Up the creek without a paddle?

Up the creek without a paddle?

I bought a second-hand sportbike off a mate for some summer fun. It was mint. The dealer round the corner serviced it and told me the manufacturer had put out a recall for the front brake. I gave them the go-ahead and they changed the master cylinder on the handlebars.

However, when I rode it home the front brake suddenly locked up and spat me off. I got hit by a car coming the other way and I will be off work for four months. I’m self employed and I’m in the poo to put it bluntly.

The dealer has told me to go away as it was fine when I left them and as it’s a 2009 model there is no warranty. I have since found out that if the bike had aftermarket levers on (which mine did) then they should have been put back to standard when doing the master cylinder fix. Can I claim against the manufacturer? Or the dealer? Or am I screwed as it’s an old bike?


Just because it’s a 2009 model doesn’t mean you can’t claim. The key to winning your case is proving the master cylinder fix caused you to fall off. If you can’t do that you will lose.

Whatever you do don’t let anyone take your bike away – you need an independent engineer to look at the recall notice instructions, inspect your bike and advise on the “balance of probabilities” of what caused you to fall off.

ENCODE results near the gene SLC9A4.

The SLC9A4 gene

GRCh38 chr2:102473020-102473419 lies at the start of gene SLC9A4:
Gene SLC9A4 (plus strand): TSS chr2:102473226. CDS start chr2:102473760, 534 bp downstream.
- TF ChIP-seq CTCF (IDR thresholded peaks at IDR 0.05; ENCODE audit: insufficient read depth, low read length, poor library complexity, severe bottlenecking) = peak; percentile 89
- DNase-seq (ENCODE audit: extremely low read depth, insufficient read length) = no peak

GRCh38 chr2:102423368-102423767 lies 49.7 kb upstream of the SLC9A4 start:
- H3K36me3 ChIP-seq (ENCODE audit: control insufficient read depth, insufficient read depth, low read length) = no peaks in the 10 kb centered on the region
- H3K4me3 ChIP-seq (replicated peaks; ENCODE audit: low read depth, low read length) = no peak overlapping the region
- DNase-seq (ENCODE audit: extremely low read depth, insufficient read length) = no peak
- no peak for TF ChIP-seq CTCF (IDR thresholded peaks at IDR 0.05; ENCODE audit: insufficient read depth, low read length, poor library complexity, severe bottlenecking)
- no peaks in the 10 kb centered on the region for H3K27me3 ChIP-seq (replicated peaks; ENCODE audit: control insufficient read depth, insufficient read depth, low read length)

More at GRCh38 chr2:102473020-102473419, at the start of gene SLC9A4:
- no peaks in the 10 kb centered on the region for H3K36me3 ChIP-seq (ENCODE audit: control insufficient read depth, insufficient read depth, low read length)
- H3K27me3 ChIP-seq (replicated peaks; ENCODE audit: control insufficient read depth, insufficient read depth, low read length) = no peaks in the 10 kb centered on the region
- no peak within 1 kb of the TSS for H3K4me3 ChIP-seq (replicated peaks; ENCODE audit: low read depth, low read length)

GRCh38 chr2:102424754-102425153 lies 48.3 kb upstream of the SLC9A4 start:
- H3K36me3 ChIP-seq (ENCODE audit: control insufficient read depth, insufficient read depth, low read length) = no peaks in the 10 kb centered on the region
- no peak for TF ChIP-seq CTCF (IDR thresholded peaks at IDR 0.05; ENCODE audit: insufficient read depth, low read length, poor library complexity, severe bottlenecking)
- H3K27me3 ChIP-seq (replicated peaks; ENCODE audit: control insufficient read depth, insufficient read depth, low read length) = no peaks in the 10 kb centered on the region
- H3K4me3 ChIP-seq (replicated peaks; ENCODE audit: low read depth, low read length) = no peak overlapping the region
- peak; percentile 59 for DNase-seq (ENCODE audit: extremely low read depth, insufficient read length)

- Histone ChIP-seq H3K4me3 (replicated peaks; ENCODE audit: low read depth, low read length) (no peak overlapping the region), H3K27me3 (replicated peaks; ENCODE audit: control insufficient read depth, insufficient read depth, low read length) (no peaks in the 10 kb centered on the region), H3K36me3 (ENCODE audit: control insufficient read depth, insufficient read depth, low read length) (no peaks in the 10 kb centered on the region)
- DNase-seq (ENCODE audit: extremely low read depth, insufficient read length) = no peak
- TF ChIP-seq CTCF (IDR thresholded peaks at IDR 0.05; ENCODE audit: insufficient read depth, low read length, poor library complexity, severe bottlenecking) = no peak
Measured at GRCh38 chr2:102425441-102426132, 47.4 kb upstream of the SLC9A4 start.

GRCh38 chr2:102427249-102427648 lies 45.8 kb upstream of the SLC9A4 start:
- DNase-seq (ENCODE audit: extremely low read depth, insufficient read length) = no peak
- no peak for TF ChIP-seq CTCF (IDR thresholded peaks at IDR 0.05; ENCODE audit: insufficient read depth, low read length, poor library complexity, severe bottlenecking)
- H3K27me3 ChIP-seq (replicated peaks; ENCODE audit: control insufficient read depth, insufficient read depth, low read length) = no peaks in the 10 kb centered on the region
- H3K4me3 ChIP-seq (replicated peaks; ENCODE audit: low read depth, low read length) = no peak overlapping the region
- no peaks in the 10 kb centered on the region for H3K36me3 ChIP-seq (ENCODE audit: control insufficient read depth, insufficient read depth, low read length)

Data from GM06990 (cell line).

If the front brake was binding on because of the dealer’s shoddy work then you claim against them. However, if they followed the recall instructions properly and they didn’t mention changing the aftermarket levers back to standard you claim against the manufacturer.

Andrew Prendergast

Motorcycle Monthly October 2014


Disclaimer: The legal advice and statements contained within this/these articles is correct at the time of printing. If you are seeking legal advice after a motorbike accident please contact us to speak directly with one of our lawyers.

Posted by Andrew Prendergast. Last modified: March 23, 2018 at 4:50 pm

Andrew has been riding motorcycles since he was 10 years old and currently rides a ZZR1400 as his daily commuter whether it is sunny or snowing. In addition, he is currently restoring an old Honda CB750 K1. Andrew practices across all areas of motorcycle law, with his practice involving both civil claims and motoring defence work.


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